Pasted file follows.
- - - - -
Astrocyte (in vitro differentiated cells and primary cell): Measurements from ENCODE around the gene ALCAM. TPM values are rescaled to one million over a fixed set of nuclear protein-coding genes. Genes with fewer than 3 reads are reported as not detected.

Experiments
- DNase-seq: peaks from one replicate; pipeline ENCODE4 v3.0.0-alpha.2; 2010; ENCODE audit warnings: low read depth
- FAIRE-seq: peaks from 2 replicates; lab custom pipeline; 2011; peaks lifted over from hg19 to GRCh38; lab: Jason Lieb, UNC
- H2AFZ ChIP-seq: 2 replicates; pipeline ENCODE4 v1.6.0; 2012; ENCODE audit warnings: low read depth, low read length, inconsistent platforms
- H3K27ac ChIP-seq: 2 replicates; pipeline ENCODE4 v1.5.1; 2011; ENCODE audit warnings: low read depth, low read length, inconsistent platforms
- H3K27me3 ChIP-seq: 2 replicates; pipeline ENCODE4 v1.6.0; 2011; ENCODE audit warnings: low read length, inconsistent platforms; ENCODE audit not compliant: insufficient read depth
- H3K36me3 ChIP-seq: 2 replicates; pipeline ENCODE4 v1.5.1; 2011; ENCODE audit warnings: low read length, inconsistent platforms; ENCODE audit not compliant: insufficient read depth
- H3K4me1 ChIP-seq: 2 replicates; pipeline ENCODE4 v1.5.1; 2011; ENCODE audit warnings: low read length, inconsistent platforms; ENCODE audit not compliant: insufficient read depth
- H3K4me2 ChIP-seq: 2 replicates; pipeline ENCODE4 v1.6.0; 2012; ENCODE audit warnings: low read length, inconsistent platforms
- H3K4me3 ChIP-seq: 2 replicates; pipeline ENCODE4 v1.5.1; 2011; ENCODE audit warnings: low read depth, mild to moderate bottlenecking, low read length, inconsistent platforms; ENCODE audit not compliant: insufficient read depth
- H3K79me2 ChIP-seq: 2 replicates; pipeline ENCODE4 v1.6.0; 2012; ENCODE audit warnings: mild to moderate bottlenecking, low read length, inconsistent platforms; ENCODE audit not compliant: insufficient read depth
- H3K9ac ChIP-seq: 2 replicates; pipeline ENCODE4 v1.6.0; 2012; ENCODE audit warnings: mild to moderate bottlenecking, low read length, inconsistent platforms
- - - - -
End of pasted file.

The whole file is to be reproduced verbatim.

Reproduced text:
Astrocyte (in vitro differentiated cells and primary cell): Measurements from ENCODE around the gene ALCAM. TPM values are rescaled to one million over a fixed set of nuclear protein-coding genes. Genes with fewer than 3 reads are reported as not detected.

Experiments
- DNase-seq: peaks from one replicate; pipeline ENCODE4 v3.0.0-alpha.2; 2010; ENCODE audit warnings: low read depth
- FAIRE-seq: peaks from 2 replicates; lab custom pipeline; 2011; peaks lifted over from hg19 to GRCh38; lab: Jason Lieb, UNC
- H2AFZ ChIP-seq: 2 replicates; pipeline ENCODE4 v1.6.0; 2012; ENCODE audit warnings: low read depth, low read length, inconsistent platforms
- H3K27ac ChIP-seq: 2 replicates; pipeline ENCODE4 v1.5.1; 2011; ENCODE audit warnings: low read depth, low read length, inconsistent platforms
- H3K27me3 ChIP-seq: 2 replicates; pipeline ENCODE4 v1.6.0; 2011; ENCODE audit warnings: low read length, inconsistent platforms; ENCODE audit not compliant: insufficient read depth
- H3K36me3 ChIP-seq: 2 replicates; pipeline ENCODE4 v1.5.1; 2011; ENCODE audit warnings: low read length, inconsistent platforms; ENCODE audit not compliant: insufficient read depth
- H3K4me1 ChIP-seq: 2 replicates; pipeline ENCODE4 v1.5.1; 2011; ENCODE audit warnings: low read length, inconsistent platforms; ENCODE audit not compliant: insufficient read depth
- H3K4me2 ChIP-seq: 2 replicates; pipeline ENCODE4 v1.6.0; 2012; ENCODE audit warnings: low read length, inconsistent platforms
- H3K4me3 ChIP-seq: 2 replicates; pipeline ENCODE4 v1.5.1; 2011; ENCODE audit warnings: low read depth, mild to moderate bottlenecking, low read length, inconsistent platforms; ENCODE audit not compliant: insufficient read depth
- H3K79me2 ChIP-seq: 2 replicates; pipeline ENCODE4 v1.6.0; 2012; ENCODE audit warnings: mild to moderate bottlenecking, low read length, inconsistent platforms; ENCODE audit not compliant: insufficient read depth
- H3K9ac ChIP-seq: 2 replicates; pipeline ENCODE4 v1.6.0; 2012; ENCODE audit warnings: mild to moderate bottlenecking, low read length, inconsistent platforms